Recently we had the good fortune to enjoy the peerless hospitality of “Team La Spinetta” for an entire day. The occasion was the second Hands-on Day created for members of their Liter (sic) Club, a great international bunch, the origins of which are clear. One bottle of good wine for 2 people doesn’t quite do it and 2 bottles is perhaps a step too far. A litre on the other hand is just about spot on. It was also an occasion to hear about their winemaking philosophy particularly in the vineyard where, according to Giorgio Rivetti and his sister Giovanna, 90% of what constitutes a good wine occurs.
The day of treats began at the Campè Barolo winery in Grinzane Cavour with coffee while we surprisingly awaited the arrival of some Germans, running late from their B&B on site, and some Swedes whose orienteering skills had taken them to the wrong cantina in Castagnole delle Lanze! Before it got too hot, we strolled to the vineyard and watched Giorgio ploughing along the vines behind their huge Belgian horse Moro. As they explained the earth needs to breathe and a horse is better than a tractor (which simply compacts it) and with the added advantage of providing manure. Nearly all the work in the vineyard is performed by hand and their pride in this was very evident. Machines, especially in the cantina, simply provide a means of avoiding mistakes and add very little to the finished product. Giovanna manages the work in the vineyards and she talked us through a typical year with translation into English and German by Anja (Giorgio’s partner). The most important time is February when the vines are cut to give direction for the year. In May as growth takes off there is a skilled process called “scusulé”, which is the trimming of excessive growth. Removing leaves below the grapes and leaving just 5 branches between the wire, not forgetting to leave a strong shoot from the rootstock for next year. Keeping the plants clean and aerated means little treatment and wide paths between reduces shadow as Nebbiolo can grow like a weed to 2m. July provides a further opportunity to control yields and another “green pruning” is carried out. Some producers delay wanting to see how the weather turns out to protect yields but effective early pruning means better control and earlier harvesting (mid September) rather than the risk of running into unpredictable October weather. After harvest it’s time to wash the boxes used for gathering and again move the earth, dose with horse manure and plant new vines where necessary. Wires and poles are checked in spring as snow can be a hazard.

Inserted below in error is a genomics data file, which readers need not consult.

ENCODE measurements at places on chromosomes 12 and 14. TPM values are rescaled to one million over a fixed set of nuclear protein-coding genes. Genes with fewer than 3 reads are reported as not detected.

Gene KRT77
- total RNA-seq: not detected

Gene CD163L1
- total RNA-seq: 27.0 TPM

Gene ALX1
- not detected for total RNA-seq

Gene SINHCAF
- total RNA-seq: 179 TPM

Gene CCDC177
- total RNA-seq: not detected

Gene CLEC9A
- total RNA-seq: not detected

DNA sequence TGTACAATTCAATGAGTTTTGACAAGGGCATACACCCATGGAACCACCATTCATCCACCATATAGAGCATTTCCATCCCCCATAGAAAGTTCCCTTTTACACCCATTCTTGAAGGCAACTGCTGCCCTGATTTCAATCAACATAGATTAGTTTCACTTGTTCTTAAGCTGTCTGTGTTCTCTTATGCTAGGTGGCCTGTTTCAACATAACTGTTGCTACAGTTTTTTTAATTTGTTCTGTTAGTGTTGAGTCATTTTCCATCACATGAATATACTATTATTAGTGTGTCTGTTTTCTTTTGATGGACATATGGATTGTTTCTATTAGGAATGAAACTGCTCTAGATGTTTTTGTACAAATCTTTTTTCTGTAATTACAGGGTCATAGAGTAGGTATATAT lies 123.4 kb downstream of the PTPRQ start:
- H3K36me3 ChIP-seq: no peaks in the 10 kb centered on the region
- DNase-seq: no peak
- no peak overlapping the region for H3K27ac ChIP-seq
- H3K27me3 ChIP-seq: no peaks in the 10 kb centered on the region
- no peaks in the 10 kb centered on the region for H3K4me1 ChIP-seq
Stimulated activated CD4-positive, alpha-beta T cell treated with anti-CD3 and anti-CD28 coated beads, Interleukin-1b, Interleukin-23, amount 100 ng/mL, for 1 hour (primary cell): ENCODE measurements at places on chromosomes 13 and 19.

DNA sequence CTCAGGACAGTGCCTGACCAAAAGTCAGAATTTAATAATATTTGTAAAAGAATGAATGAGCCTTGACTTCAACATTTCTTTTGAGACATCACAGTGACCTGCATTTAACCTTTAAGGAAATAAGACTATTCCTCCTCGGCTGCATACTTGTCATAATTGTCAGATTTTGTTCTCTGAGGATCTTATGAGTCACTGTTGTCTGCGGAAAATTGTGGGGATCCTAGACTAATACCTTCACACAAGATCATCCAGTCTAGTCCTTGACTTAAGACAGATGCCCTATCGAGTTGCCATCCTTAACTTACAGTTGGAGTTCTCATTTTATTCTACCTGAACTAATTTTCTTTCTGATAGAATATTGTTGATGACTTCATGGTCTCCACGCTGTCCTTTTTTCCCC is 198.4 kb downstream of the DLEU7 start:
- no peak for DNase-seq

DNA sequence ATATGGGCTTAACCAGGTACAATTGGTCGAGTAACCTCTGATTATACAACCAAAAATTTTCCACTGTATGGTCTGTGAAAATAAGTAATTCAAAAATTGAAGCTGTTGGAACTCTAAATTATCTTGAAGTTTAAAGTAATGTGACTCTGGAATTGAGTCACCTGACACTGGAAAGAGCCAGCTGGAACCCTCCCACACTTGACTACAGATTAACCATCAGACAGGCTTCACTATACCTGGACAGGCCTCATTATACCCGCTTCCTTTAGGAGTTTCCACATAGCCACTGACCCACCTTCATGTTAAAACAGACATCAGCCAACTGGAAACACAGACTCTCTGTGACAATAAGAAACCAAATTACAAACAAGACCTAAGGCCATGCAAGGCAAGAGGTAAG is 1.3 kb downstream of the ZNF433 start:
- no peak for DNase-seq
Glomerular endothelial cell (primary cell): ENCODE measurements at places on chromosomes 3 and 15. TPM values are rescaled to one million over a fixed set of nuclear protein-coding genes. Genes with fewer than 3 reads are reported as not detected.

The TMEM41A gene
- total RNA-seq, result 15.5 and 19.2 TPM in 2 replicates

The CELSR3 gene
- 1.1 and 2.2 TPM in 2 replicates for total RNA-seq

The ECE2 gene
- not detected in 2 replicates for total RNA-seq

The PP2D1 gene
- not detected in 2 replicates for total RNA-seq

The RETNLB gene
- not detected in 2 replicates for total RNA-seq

Next came the really scary bit, a demonstration by Giovanna of how to perform the “scusulé” and it was our turn for the real “hands-on” experience. For her The vines are like a shop window and her love and pride in her work radiated. As we took over I am sure that Giovanna and Giorgio had never had their names called so many times in such a short space of time. It was easy to understand watching an expert but when it came to our turn every shoot looked different and you can’t stick errors back on. What really emphasised their careful work was a small strip of vineyard that separates their Campé plot from the Cantina. The owner in a desperate attempt to sell it to them has replanted it with Nebbiolo to make it more attractive but it is a mess compared with La Spinetta’s pristine rows.
It was then time for an early al fresco lunch at L’Osteria del Vignaiolo in S.Maria halfway up the hill to La Morra. Excellent wine (La Spinetta Toscana Vermentino 2009 and Barbera Gallina 2008) accompanied the beautifully presented Piemontese specialities e.g. russian salad but topped with smoked trout. As quite often happens in this part of world the 2 hours scheduled for lunch overran substantially as the conversation flowed.
An hour and a half or so late we set off for a tour of the Castagnole delle Lanze cellars led by Luca and a tasting from the barrique of the exceptional 2008 Bionzo Barbera d’Asti Superiore destined for a future Liter Club offering. This was not our first visit and we have already briefly blogged about it.
The tour continued in Canelli to their most recent acquisition La Contratto. Anja led the tour of the cellars which stretch up to 30m below ground and are a true Aladdin’s Cave on 3 levelsof spumante goodies some of which are unlabelled and will at some time be tasted and if good used as “dosage” for future vintages. Although the removal/disgorgement of sediment is today a largely mechanical process, Mauro the cellar master skillfully demonstrated how it was once done by hand: pure circus. The tour was topped off by a tasting of the first La Spinetta/Contratto wines to be released in June: 2007 Chardonnay Blanc de Blanc and 2007 Pinot Noir Rosé. Both deliciously elegant. Probably not available in litres more’s the pity.
And so to dinner, eventually, back in Grinzane Cavour prepared and served by Giorgio (perfect Carne Cruda), Giovanna (handmade Agnolotti), Anja, Anke and Lucca, also with Brasato, wonderful cheese and bunet.
And of course litres of the 3 2007 Barbaresco Crus Gallina (their first purchase), Starderi and Valeirano and of course 2006 Barolo Campé and the pièce de résistance the 2000 Reserva Barolo Campé. All sublime and the end to the perfect day, tired and stuffed!